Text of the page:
How does uncertainty apply to chemists?
Uncertainty applies in the sense that we as human beings are naturally imperfect. We will always have some form of uncertainty in any experiment we do, no matter how well we take precautions to not, so we should state how uncertain we are.
I will first assume that we are talking about random error and systematic error, and then proceed to the Heisenberg Uncertainty Principle.
Random error will always happen to some extent. If you do multiple trials, there is always the chance you will make human mistakes, such as with stopwatching or with measuring a specific mass onto a scale.
For example, timing is difficult to get spot-on.
The smaller the time-scale, the more difficult it is to be very precise.
Maybe you time
Or, maybe you try to measure a small mass, which can be difficult to get spot-on as well.
The smaller the mass, the greater the uncertainty you have.
For example, I have had to measure a few
Systematic error is when something is wrong with your measurement tool, and it is consistently off.
Maybe you consistently measured distance from a specific reference point, and are precisely
Or, maybe something more subtle is that you are wearing nitrile gloves and using a chemistry lab-grade scale. You'll introduce static onto the scale, which will cause the scale to display a continuously changing mass that is not accurate to your actual mass. This is called mass hysteresis.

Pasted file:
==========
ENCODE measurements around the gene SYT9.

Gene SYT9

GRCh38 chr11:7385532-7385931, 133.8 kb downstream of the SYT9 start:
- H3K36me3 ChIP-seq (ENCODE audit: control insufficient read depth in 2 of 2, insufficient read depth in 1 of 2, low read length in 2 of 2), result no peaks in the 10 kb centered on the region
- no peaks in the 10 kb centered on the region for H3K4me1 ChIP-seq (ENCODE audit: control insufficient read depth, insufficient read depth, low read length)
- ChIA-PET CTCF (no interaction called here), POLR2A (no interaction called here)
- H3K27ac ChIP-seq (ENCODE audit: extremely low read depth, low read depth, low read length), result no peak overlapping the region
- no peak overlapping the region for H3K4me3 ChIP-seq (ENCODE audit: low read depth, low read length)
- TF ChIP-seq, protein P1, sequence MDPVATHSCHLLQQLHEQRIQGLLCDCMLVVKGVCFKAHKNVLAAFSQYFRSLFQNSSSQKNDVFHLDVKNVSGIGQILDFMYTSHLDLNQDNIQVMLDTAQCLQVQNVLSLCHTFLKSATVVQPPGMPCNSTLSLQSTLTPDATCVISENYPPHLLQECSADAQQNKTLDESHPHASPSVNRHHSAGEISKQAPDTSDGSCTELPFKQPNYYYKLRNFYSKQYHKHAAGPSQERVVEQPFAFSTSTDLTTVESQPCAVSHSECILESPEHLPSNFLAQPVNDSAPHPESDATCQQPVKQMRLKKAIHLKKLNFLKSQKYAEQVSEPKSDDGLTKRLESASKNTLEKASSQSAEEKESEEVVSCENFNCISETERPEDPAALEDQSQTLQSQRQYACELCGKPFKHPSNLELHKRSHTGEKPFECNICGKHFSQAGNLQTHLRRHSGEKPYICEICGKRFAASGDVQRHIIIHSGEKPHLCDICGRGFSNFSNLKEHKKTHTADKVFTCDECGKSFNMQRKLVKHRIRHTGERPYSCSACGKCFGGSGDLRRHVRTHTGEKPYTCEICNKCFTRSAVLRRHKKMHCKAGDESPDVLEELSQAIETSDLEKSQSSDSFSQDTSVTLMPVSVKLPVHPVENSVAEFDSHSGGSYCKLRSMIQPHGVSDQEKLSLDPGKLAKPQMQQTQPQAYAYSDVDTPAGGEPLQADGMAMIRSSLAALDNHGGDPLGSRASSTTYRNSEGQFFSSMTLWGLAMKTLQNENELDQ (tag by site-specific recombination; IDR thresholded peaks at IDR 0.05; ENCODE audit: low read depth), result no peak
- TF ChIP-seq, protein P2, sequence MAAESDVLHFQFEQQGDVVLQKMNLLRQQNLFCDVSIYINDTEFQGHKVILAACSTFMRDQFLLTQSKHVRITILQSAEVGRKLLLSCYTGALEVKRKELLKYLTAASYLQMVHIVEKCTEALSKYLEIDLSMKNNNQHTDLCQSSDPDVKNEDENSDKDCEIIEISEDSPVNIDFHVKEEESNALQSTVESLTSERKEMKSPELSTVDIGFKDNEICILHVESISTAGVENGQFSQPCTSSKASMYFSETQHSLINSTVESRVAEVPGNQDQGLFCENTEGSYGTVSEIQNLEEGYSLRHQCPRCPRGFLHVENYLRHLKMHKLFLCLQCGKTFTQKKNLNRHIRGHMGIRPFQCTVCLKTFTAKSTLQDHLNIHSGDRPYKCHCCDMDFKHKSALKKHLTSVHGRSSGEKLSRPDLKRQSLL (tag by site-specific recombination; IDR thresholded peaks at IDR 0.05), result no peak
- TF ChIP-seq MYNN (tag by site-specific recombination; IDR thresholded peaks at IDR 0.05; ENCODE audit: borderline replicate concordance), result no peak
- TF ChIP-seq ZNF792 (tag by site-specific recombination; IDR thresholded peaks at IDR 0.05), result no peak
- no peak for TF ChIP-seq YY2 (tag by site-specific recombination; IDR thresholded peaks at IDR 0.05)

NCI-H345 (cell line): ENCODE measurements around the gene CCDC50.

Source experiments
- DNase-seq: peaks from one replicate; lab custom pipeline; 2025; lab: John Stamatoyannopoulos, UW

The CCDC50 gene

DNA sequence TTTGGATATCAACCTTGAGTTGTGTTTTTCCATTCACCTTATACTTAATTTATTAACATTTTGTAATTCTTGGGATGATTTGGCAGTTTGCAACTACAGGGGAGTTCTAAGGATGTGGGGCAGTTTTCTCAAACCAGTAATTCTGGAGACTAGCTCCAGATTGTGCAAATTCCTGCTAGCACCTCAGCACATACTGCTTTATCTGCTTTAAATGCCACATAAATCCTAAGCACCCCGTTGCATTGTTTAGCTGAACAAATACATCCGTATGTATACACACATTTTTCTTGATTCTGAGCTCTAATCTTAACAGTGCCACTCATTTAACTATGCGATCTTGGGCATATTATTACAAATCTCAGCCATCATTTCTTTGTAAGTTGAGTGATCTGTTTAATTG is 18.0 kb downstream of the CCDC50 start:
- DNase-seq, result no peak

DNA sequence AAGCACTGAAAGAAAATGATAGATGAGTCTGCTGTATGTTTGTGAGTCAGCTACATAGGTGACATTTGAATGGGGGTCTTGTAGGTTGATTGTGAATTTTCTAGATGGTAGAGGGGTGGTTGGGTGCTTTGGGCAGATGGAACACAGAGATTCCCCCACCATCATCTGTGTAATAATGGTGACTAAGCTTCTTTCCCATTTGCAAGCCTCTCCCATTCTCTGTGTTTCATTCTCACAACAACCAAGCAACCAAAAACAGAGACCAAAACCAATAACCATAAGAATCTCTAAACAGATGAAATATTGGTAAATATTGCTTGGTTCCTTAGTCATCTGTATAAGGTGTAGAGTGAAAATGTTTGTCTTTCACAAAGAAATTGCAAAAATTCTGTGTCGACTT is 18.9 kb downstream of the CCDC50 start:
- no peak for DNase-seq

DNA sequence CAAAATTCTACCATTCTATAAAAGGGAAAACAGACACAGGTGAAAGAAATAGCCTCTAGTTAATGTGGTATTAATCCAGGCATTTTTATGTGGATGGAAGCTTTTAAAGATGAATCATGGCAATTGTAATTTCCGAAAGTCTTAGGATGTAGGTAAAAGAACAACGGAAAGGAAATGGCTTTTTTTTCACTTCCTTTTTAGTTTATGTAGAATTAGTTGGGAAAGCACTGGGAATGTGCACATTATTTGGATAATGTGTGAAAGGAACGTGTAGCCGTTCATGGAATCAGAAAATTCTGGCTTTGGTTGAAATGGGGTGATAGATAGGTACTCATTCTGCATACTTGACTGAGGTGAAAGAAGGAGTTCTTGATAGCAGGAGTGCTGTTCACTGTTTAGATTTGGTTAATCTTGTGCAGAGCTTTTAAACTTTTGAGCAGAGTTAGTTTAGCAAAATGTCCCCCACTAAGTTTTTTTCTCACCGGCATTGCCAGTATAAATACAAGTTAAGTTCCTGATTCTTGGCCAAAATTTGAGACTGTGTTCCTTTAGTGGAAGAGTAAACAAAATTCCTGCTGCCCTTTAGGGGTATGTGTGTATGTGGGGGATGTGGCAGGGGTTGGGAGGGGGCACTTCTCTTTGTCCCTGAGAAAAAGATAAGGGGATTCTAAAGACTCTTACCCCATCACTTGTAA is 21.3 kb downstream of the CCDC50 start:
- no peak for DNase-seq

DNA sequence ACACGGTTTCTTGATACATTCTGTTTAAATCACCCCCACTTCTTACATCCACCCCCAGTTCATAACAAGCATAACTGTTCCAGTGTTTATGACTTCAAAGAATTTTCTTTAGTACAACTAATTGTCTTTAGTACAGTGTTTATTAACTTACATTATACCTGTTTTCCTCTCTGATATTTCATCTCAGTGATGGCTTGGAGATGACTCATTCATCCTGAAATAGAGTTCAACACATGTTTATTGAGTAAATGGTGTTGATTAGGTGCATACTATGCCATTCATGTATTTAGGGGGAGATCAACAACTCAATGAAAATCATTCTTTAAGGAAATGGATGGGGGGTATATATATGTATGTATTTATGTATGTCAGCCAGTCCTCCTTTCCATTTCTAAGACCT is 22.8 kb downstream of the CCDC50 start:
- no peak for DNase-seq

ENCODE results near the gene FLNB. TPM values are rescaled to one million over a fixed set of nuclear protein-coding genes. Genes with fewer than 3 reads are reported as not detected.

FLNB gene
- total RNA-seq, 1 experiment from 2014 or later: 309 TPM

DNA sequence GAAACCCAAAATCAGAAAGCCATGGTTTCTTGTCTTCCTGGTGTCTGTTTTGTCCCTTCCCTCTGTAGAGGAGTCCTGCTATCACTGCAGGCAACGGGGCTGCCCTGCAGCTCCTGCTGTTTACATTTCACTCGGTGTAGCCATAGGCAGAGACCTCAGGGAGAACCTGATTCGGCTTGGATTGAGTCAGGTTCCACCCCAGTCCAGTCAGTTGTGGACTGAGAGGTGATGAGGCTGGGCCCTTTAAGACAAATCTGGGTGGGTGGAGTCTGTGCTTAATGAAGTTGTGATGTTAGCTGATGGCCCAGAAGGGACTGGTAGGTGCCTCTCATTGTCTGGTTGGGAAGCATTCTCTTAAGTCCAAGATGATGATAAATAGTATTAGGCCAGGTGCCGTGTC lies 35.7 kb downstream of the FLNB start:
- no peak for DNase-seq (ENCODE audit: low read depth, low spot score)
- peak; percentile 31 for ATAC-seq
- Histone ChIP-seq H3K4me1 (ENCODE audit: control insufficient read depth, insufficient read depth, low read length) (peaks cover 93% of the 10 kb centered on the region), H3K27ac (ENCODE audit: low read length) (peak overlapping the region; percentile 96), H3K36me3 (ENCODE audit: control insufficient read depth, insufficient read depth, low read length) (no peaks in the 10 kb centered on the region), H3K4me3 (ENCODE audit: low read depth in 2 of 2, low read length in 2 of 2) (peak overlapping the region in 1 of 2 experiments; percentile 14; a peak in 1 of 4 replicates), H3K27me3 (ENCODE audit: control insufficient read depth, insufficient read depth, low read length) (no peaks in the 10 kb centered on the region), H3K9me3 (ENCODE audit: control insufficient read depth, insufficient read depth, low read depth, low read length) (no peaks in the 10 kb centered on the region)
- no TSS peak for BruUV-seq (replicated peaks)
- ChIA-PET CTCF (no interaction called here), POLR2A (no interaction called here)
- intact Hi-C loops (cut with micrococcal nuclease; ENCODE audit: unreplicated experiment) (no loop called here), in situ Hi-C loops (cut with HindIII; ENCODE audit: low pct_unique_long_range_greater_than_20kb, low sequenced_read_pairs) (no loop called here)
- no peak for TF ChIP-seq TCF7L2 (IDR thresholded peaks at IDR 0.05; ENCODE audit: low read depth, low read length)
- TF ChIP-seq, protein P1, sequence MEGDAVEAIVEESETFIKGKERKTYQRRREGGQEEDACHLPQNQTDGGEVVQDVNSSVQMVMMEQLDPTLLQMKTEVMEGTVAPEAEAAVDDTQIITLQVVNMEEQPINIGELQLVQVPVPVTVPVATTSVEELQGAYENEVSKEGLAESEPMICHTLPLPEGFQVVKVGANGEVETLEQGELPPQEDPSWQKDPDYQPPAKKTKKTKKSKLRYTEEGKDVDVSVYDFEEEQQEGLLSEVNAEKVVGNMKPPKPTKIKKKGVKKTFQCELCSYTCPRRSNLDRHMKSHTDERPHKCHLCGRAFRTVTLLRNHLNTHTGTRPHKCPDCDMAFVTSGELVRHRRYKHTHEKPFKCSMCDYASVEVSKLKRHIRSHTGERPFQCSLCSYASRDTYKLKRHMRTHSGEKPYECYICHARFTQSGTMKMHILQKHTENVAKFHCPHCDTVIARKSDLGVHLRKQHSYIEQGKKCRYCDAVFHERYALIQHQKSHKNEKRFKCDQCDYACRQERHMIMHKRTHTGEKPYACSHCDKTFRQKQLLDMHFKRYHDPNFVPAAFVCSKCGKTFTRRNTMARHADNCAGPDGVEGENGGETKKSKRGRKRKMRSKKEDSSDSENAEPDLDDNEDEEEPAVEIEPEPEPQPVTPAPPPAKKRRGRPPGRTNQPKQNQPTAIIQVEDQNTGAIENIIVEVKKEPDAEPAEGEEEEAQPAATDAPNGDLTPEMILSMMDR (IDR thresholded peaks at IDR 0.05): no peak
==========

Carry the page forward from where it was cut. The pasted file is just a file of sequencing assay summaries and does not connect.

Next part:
To avoid this, you may have a static gun in the lab that you can use to remove the static. Then, you can take off your nitrile gloves and measure without gloves, and the scale shouldn't drift so much this time.
Consistency in measuring masses is especially an issue on small scales (such as a
#mu#-scale), because, wouldn't you know it, dust that you might not know is there can significantly alter your #%#accuracy.
HEISENBERG UNCERTAINTY PRINCIPLE
The Heisenberg Uncertainty Principle basically states that the more certainty
#\mathbf(DeltaxDeltap_x <= ℏ)#
#ℏ = h//2pi#is the reduced Planck's constant.
In a sense you have already seen sprinkles of this in this answer up above when I mentioned that smaller masses and smaller time scales lead to greater uncertainty.
In fact, a similar concept applies here.
In general, we usually are more certain (have lower uncertainty) about the momentum of an electron, so we tend to have high uncertainty about its position (Inorganic Chemistry, Miessler et al.).
We kind of get around that by making radial probability density plots to probabilistically define locations where an electron is statistically expected to be.
To read this plot, it just says that the greatest chance you will have of finding electrons is at ~
You have no chance of finding electrons at ~
(Obviously there is no chance either if you are completely outside the orbitals, e.g.